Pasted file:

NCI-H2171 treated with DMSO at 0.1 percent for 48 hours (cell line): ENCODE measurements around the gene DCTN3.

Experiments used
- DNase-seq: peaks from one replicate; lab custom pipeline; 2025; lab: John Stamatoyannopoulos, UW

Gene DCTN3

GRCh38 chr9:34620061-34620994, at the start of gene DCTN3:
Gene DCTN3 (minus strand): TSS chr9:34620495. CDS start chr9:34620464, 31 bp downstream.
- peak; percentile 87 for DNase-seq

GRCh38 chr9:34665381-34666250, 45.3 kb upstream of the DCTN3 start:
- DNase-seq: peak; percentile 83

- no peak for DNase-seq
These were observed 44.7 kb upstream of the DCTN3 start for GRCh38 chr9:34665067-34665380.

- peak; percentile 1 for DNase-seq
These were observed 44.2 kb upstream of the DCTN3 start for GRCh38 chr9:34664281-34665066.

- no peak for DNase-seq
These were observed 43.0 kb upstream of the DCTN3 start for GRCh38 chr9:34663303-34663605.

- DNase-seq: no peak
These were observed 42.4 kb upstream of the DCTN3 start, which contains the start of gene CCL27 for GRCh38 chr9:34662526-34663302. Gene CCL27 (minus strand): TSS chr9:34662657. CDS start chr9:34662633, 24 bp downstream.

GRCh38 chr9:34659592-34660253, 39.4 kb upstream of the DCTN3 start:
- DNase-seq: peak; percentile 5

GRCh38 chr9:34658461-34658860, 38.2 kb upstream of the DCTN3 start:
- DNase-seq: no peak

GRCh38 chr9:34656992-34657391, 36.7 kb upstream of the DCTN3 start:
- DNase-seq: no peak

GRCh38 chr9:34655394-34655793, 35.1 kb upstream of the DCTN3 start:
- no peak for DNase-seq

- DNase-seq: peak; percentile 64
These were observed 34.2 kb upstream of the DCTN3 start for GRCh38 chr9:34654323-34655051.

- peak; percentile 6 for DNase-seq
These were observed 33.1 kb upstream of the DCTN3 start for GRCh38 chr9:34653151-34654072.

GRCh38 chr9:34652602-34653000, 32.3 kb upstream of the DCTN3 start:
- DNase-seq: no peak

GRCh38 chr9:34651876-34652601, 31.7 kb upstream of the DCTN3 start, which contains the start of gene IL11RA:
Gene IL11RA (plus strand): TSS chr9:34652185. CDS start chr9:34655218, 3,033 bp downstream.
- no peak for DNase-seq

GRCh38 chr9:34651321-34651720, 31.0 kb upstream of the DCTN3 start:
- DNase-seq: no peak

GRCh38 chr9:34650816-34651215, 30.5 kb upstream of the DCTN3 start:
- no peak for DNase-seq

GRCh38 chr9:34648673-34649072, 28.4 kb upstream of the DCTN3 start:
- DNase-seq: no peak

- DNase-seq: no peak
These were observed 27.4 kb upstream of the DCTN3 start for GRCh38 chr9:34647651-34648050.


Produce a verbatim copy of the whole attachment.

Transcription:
NCI-H2171 treated with DMSO at 0.1 percent for 48 hours (cell line): ENCODE measurements around the gene DCTN3.

Experiments used
- DNase-seq: peaks from one replicate; lab custom pipeline; 2025; lab: John Stamatoyannopoulos, UW

Gene DCTN3

GRCh38 chr9:34620061-34620994, at the start of gene DCTN3:
Gene DCTN3 (minus strand): TSS chr9:34620495. CDS start chr9:34620464, 31 bp downstream.
- peak; percentile 87 for DNase-seq

GRCh38 chr9:34665381-34666250, 45.3 kb upstream of the DCTN3 start:
- DNase-seq: peak; percentile 83

- no peak for DNase-seq
These were observed 44.7 kb upstream of the DCTN3 start for GRCh38 chr9:34665067-34665380.

- peak; percentile 1 for DNase-seq
These were observed 44.2 kb upstream of the DCTN3 start for GRCh38 chr9:34664281-34665066.

- no peak for DNase-seq
These were observed 43.0 kb upstream of the DCTN3 start for GRCh38 chr9:34663303-34663605.

- DNase-seq: no peak
These were observed 42.4 kb upstream of the DCTN3 start, which contains the start of gene CCL27 for GRCh38 chr9:34662526-34663302. Gene CCL27 (minus strand): TSS chr9:34662657. CDS start chr9:34662633, 24 bp downstream.

GRCh38 chr9:34659592-34660253, 39.4 kb upstream of the DCTN3 start:
- DNase-seq: peak; percentile 5

GRCh38 chr9:34658461-34658860, 38.2 kb upstream of the DCTN3 start:
- DNase-seq: no peak

GRCh38 chr9:34656992-34657391, 36.7 kb upstream of the DCTN3 start:
- DNase-seq: no peak

GRCh38 chr9:34655394-34655793, 35.1 kb upstream of the DCTN3 start:
- no peak for DNase-seq

- DNase-seq: peak; percentile 64
These were observed 34.2 kb upstream of the DCTN3 start for GRCh38 chr9:34654323-34655051.

- peak; percentile 6 for DNase-seq
These were observed 33.1 kb upstream of the DCTN3 start for GRCh38 chr9:34653151-34654072.

GRCh38 chr9:34652602-34653000, 32.3 kb upstream of the DCTN3 start:
- DNase-seq: no peak

GRCh38 chr9:34651876-34652601, 31.7 kb upstream of the DCTN3 start, which contains the start of gene IL11RA:
Gene IL11RA (plus strand): TSS chr9:34652185. CDS start chr9:34655218, 3,033 bp downstream.
- no peak for DNase-seq

GRCh38 chr9:34651321-34651720, 31.0 kb upstream of the DCTN3 start:
- DNase-seq: no peak

GRCh38 chr9:34650816-34651215, 30.5 kb upstream of the DCTN3 start:
- no peak for DNase-seq

GRCh38 chr9:34648673-34649072, 28.4 kb upstream of the DCTN3 start:
- DNase-seq: no peak

- DNase-seq: no peak
These were observed 27.4 kb upstream of the DCTN3 start for GRCh38 chr9:34647651-34648050.